come to hand. I recieved the socks and gave two pair away. The net
         caps were very acceptible. Mon Merritt says if you have another you
         must send it to him. I am very well acquainted with Dr. Brunson, he
         is one of the physitians hear. He is a very cleaver gentleman.
              Did you get the ring that I sent you by Mr. Walters Gill. I will
         send one in this letter I maid out of a mussel shell that came from
         the battle field of stone river. I have two very nice ones which I
         will send the first opportunity by hand. DM arrived hear last monday.
         You spoke of sending Geo. some butter: it is worth forty cents pur
         pound at the sutlers. If the weddings that you spoke of comes off
         you must send us some of the cake. I wrote to cousin F. last week and
         asked him to send George some unboalted flower and a fowl. Georges
         health is tolerable good. The health of the camp is not as good as it
         has been. All of your acquaintances are well. The weather is cold and
         rany, the camp is very sloppy. Give my love to all. Tell Ma that I will
         answer her letter soon. Give my kindest regards to all my enquiring
         friends.
 
                                                  Your affectionate brother,
                                                  WM. Adams.

                                                          Camp Douglas,Ill.
                                                          Wednesday November
                                                            25th 1863
 
              Very Dear Parents,
                Your letter of the 4th to brother George and myself came safely
              hand and George answered them. Georges health is tolerable good
            (about like it was when you were hear). All the boys are in good health
             and spirits, Cul Atkins, H. Yates, and M. Dame got their money soon
            after you left. I went to see Mr. Bushel (Comissary of Property) at
            head Quarters yesterday about W. Bowins money. He looked over his books
            and found that someone had drawn five dollars of the money, the other
            five W. Bowin got this morning. Mr. Thompson Rawson took Dames over-
            coat and exchanged it for him. The reason that my money gave out so
              soon is that I loaned Tip five dollars and George loaned him two, and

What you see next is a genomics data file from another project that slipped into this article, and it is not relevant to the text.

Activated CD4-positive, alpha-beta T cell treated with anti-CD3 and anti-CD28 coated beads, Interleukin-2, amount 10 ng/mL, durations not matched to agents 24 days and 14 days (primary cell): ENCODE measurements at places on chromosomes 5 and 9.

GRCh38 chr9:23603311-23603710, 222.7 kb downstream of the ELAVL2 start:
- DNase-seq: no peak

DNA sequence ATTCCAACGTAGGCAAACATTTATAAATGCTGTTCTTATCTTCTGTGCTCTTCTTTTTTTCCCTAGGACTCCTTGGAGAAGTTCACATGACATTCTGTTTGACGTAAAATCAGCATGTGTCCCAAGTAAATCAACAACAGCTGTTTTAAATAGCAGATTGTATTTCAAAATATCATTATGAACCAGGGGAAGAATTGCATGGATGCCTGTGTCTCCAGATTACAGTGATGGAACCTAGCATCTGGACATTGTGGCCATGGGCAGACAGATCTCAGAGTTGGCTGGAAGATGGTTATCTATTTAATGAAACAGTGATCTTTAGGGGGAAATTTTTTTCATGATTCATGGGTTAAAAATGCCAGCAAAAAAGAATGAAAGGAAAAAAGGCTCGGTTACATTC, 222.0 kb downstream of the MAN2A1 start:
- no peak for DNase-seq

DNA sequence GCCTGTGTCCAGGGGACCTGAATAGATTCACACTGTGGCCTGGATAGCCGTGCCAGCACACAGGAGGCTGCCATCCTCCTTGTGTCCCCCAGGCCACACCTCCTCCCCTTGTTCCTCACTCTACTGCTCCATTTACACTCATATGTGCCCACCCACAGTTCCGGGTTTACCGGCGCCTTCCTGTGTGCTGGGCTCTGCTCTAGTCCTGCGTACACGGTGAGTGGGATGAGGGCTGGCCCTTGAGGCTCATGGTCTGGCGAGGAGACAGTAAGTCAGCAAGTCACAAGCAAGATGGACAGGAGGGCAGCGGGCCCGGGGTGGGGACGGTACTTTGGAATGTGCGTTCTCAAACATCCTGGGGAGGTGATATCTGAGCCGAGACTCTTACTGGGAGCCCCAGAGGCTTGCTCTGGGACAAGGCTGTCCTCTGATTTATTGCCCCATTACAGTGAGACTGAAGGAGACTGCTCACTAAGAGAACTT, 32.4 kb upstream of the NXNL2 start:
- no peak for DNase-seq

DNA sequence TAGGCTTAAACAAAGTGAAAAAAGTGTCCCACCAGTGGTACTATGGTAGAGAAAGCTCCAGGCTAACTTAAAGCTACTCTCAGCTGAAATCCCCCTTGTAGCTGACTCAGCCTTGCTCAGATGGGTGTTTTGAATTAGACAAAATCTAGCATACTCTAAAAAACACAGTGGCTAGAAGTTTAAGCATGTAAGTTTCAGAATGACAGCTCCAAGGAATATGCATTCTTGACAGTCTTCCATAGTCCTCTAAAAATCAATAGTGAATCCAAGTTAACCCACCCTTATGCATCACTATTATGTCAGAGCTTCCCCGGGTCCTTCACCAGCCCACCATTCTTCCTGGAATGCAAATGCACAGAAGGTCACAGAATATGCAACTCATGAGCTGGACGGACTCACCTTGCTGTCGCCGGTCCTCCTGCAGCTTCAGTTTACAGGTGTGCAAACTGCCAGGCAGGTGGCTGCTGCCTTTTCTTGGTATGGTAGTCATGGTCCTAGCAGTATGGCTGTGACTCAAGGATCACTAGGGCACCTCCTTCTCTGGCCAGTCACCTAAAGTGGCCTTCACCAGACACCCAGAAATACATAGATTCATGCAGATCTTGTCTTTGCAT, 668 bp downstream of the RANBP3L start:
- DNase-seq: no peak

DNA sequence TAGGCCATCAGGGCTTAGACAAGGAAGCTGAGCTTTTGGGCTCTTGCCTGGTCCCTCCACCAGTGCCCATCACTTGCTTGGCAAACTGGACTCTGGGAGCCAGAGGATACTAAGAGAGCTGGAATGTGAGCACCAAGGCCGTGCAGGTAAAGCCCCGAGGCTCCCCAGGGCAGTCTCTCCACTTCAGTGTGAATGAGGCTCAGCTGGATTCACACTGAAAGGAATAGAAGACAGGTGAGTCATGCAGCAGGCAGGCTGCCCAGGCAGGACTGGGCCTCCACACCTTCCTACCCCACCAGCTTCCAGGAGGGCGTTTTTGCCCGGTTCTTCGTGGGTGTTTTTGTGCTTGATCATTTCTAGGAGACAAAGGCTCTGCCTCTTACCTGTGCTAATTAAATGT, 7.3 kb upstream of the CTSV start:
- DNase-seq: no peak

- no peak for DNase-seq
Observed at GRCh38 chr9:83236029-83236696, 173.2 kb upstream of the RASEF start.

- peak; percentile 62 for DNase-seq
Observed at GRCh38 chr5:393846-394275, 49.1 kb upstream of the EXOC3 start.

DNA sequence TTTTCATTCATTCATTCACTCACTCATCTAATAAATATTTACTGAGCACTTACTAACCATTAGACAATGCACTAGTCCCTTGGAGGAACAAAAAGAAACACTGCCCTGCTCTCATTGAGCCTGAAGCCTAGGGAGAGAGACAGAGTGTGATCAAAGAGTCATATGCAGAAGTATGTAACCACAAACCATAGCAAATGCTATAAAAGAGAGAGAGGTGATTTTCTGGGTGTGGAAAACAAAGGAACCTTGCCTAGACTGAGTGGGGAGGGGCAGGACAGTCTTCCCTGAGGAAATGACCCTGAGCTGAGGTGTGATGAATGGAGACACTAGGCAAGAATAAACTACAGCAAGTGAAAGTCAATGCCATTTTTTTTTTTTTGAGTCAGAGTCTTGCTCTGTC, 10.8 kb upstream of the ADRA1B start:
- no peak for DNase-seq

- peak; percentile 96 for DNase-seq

I loaned Martin two and they have never returned the money. I got the
            five dollars that Cousin Frank sent me. The box of eatables that you
              expressed to us came safely to head quarters. George went after it
               three times, brother John and Joseph eat as much of it as we did. We
             are under many obligations to our kind parents for the many necessarys
               of life that you have procured for us. We are very comfortable at pre
               sent We still have preaching once a week and pray meeting every even-
             ing. We also have a Bible class that meets every Sabbeth morning. I am
             still striving to make my way to heaven. I still feel that I am on
               praying ground and pleading terms. My Savior has certainly been my best
              friend since I have been a prisoner more especially. May God bless and
              preserve us all and if it is his ritious will, permit us to meet again
              on earth is the prayer of your affectionate son.



Camp Douglas,Ill.
                                                                  Mar. 12th, 1864
 
 
                 Dear Father,
                      Your kind letter of the 29th was recieved and read with interest
                 George also recieved one from sister. It always cheers us up to hear
                 from the old home stead. You know that Ceorges very delicate and
                 what inclined to have the blues anyway. I dont think that his health
                 is quite as good as it was when you were hear. The dyspepsy and chronic
                 diarea are the two diseases that he suffers with. We heard directly
                 from Brother John this week he is well and getting along first rate.
                 The gentle man that brought the news belongs to the same Regt. that
                 John does and is intimatily acquainted with him. This gentleman was
                 captured the 25th of Feb. James Gill is well so are Johnson West,
                 Charley and all the rest of the neighbor boys that are hear. We kneed
                 some more P. Stamps. When you write your letters they must not be Long-
                 er that two pages of note or one of this kind of paper. I would like to
                 have two callico and two woolen shirts if you could find a convient way